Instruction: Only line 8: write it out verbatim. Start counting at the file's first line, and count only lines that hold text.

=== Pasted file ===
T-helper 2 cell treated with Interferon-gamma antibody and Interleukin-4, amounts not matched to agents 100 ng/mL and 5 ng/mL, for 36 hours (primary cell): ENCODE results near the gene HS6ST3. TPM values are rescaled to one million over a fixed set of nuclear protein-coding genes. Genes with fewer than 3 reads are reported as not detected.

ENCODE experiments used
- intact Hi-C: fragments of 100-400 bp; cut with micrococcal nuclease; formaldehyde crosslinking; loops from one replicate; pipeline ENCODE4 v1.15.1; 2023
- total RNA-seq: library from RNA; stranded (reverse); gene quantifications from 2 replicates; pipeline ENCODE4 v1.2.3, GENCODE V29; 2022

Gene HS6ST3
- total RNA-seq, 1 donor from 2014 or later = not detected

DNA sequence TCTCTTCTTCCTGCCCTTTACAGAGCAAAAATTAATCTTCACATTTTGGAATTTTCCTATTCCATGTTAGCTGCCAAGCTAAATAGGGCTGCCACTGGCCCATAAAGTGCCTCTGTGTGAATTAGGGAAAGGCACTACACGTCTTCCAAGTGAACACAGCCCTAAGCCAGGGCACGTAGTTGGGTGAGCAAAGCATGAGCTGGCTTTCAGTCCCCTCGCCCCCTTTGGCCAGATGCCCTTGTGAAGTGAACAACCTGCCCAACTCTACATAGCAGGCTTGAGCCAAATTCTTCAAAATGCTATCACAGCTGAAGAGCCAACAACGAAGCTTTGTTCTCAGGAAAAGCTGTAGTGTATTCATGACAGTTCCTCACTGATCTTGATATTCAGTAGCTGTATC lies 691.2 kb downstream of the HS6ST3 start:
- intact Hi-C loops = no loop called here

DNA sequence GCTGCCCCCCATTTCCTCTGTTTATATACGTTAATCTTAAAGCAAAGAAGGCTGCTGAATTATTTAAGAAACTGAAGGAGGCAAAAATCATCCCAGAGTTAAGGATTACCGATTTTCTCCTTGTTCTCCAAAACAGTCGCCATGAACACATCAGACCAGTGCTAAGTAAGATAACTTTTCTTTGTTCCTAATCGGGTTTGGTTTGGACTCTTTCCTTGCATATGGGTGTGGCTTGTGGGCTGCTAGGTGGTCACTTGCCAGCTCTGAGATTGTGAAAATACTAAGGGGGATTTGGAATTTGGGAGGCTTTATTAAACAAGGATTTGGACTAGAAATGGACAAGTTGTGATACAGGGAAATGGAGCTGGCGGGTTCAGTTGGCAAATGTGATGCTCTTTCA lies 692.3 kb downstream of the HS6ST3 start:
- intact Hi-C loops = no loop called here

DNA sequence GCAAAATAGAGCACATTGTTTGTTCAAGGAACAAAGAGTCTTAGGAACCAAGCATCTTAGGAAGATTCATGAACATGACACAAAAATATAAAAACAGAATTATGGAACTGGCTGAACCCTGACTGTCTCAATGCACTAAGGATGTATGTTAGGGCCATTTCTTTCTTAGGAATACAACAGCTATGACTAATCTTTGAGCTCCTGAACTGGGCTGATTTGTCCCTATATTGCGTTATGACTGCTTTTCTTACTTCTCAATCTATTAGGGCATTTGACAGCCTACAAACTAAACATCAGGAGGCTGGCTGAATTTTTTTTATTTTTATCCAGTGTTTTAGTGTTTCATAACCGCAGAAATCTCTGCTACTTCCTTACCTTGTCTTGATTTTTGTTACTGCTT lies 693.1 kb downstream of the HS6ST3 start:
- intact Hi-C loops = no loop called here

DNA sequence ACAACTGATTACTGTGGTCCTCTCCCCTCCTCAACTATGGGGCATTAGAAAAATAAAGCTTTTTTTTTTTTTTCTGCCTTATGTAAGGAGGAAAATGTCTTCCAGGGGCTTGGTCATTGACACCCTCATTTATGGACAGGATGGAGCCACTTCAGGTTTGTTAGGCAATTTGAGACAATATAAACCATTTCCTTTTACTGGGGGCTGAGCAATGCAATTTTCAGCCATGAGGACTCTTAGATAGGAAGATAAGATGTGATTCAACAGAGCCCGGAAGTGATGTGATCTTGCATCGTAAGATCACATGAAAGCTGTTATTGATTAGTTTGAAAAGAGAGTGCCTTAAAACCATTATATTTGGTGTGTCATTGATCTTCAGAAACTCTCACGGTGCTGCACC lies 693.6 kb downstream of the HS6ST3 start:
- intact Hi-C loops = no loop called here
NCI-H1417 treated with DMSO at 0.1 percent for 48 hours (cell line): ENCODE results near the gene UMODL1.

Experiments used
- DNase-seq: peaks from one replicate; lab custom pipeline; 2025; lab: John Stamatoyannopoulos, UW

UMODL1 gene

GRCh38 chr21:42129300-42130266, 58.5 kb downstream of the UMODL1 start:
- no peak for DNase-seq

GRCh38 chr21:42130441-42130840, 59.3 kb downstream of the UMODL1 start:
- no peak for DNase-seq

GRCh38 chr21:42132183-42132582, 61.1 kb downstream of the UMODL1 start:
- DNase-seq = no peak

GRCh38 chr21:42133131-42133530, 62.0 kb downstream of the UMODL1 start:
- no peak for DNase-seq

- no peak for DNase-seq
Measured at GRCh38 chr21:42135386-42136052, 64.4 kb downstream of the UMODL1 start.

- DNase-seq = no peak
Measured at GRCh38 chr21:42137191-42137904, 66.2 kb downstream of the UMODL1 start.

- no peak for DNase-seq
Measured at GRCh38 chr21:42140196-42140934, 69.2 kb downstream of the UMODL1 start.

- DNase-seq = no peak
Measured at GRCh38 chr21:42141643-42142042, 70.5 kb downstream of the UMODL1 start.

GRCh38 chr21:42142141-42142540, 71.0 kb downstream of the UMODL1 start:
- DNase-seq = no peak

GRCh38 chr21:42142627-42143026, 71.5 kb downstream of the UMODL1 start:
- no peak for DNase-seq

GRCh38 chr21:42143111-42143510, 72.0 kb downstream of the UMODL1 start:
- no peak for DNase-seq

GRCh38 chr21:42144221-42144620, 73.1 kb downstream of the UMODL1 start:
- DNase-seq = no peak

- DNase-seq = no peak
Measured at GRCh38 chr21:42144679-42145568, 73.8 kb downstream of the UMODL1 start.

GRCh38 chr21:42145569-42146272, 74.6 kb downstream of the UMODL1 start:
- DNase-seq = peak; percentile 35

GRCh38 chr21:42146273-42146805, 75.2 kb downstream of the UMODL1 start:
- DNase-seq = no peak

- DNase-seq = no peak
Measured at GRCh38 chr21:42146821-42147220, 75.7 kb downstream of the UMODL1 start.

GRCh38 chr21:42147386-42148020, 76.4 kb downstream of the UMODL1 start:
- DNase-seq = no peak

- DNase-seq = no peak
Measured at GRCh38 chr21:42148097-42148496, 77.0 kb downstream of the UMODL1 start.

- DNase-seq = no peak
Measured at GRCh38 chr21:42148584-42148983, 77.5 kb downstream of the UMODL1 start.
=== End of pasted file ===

- intact Hi-C loops = no loop called here